Physical activity (PA) levels are associated with long-term health, and levels of PA when young are predictive of adult activity levels. We examined factors associated with PA levels in 12-month infants. 141 mother-infant pairs were recruited via a longitudinal birth cohort study (April 2010 to March 2013) at Wales. The PA level was collected using accelerometers and linked to postnatal notes and electronic medical records via the Secure Anonymised Information Linkage databank. Univariable and multivariable linear regressions were used to examine the factors associated with PA levels. We founds that the PA levels of infants were strongly associated with both gestational and postnatal environmental factors. Healthy behaviours appear to cluster, and a healthy diet was associated with a more active infant. Boys were substantially more active than girls, even at age 12 months. These findings can help inform interventions to promote healthier lives for infants and to understand the determinants of their PA levels. To read more


3. Environmental Sciences and Agriculture

Advances in AI could be one of the solutions to solving major global environmental crises–from climate change to agriculture. With advances in machine learning and deep learning, we can now tap the predictive power of AI to make better data-driven models of environmental processes to improve our ability to study current and future trends, including forest-fire, water availability, crop-monitoring, and ecosystems wellbeing. I am interested in bringing AI and ML to play a key role in enhancing environmental decision and policy-making work, by bringing algorithmic solutions to the following themes:

  • Developing forest-fire prediction algorithm using IoT
  • Image analysis for monitoring crops

Highlights, 2020


4. AI in Engineering and Architecture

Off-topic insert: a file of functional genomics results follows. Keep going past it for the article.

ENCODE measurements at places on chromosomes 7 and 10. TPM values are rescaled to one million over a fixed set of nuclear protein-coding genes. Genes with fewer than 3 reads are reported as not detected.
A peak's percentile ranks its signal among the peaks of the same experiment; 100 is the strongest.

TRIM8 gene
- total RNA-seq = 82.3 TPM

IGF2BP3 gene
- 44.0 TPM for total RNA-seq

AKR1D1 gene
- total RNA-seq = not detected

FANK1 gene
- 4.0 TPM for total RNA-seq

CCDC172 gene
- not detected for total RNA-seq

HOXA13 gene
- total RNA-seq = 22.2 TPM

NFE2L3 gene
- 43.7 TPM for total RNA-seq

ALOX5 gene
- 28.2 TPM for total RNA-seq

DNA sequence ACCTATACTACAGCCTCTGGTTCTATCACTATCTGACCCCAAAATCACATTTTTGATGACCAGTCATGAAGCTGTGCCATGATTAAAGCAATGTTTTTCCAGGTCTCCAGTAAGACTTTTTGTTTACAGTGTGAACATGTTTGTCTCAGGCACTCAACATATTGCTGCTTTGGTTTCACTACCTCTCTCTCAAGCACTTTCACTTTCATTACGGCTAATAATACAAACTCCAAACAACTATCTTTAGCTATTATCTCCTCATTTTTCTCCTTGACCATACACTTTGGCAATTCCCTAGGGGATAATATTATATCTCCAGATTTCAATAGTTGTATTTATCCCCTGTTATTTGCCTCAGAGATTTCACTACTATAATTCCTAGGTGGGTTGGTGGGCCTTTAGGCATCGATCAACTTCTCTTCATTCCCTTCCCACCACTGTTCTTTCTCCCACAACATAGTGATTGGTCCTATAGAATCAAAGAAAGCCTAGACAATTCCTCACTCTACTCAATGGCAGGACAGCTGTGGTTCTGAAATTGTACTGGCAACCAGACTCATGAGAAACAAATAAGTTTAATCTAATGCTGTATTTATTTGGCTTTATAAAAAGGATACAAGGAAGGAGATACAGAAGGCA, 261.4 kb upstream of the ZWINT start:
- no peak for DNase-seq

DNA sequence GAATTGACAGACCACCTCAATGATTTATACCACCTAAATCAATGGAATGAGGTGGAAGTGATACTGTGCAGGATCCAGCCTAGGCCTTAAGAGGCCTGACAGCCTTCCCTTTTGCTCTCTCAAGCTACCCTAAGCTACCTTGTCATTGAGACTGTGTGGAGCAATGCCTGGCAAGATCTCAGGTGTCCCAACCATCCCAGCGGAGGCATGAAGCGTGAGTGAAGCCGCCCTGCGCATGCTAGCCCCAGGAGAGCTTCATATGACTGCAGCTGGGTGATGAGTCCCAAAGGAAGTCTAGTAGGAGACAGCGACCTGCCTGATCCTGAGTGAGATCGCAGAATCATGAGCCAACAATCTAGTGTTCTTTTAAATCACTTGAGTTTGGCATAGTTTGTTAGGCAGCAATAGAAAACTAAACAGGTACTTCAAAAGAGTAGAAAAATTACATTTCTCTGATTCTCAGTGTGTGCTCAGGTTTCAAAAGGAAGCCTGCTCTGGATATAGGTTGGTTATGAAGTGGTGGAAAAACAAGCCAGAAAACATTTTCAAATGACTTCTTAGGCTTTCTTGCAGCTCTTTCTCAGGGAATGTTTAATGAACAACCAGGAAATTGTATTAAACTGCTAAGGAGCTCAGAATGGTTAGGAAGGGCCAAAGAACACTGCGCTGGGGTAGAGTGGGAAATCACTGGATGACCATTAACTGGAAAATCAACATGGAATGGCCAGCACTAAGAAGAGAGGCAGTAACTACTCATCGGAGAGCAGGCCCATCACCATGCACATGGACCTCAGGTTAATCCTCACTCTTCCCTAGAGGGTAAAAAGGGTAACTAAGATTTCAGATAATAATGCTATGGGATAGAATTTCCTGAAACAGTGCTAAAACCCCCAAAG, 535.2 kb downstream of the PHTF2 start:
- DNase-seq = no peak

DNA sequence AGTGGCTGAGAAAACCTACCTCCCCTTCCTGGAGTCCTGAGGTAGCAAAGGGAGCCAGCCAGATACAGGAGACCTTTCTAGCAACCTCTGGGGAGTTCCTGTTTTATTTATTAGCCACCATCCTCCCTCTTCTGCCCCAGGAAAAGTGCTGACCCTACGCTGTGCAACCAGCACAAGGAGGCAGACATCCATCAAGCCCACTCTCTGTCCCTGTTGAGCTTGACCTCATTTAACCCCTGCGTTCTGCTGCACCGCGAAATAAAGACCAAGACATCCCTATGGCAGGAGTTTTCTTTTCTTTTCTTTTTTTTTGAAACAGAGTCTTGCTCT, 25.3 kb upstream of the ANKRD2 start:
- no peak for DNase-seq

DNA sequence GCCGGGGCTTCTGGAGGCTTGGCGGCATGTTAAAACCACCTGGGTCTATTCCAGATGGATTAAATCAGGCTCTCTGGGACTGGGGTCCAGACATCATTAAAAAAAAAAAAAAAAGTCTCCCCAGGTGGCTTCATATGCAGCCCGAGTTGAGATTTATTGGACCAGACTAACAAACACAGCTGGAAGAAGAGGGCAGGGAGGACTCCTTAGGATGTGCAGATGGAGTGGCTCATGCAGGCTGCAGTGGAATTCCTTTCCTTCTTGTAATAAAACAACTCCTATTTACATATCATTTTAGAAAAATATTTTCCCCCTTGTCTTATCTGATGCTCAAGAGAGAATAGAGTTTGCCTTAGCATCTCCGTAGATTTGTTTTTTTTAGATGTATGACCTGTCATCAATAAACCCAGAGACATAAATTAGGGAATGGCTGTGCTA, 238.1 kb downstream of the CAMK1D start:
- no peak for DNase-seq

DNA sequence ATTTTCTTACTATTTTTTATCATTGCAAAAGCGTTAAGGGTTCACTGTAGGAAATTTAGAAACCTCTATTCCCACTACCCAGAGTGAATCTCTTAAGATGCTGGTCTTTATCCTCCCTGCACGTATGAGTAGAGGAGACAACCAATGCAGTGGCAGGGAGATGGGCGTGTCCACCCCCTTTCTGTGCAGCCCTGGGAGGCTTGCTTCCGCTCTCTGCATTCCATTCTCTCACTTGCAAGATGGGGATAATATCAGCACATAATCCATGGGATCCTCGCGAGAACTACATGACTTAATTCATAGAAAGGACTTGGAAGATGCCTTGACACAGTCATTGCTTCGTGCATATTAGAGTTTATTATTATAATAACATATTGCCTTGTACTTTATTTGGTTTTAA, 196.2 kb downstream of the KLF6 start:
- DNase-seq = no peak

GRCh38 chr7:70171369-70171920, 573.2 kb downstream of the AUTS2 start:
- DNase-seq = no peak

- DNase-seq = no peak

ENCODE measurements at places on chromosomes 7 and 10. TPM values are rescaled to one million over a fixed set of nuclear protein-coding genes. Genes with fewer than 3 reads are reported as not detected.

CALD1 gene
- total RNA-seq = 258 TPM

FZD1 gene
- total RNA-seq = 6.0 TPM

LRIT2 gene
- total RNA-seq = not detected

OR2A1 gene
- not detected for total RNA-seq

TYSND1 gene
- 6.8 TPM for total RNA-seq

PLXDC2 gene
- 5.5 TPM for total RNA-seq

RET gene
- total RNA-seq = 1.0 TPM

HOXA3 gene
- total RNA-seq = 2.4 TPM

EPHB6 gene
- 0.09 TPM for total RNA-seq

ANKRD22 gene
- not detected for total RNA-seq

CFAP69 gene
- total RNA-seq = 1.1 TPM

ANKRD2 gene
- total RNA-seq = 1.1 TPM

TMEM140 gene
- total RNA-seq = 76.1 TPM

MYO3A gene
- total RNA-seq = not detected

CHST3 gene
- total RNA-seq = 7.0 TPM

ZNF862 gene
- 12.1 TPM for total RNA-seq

Construction is one of the oldest professions as people have been building shelters and structures for millennia. However the industry has evolved quite a bit in the way they design, plan, and build structures. For decades, technology has been used in the construction industry to make jobs more efficient and construction projects and structures safer. In recent years, construction companies have increasingly started using AI in a range of ways to make construction more efficient and innovative. From optimizing work schedules to improving workplace safety to keeping a secure watch on construction facilities, AI in the construction industry is already proving its value. Construction managers have been finding value with AI and cognitive technologies to help automate many of the mundane but essential tasks to running their operations. They are finding AI helpful with scheduling related tasks in order to prevent delays, conflicts, and other issues. This is both on the staff level of scheduling and on the project and materials side. Keeping this in mind, we have recently collaborated with Mersea Homes using Knowledge Transfer Partnership. The company are currently operating an outdated paper system for creating, communicating and updating site plans. The intention of this project is to develop an intelligent digital system using the combined expertise of IoT and data science specialists which can provide our site workers with real-time live updates to project plans using embedded sensors and smart phones receiving personalised live updates from our centralised server. Data-sharing will be based on an intelligent system driven by a machine learning algorithm, which will learn and anticipate which contractors and staff need particular information.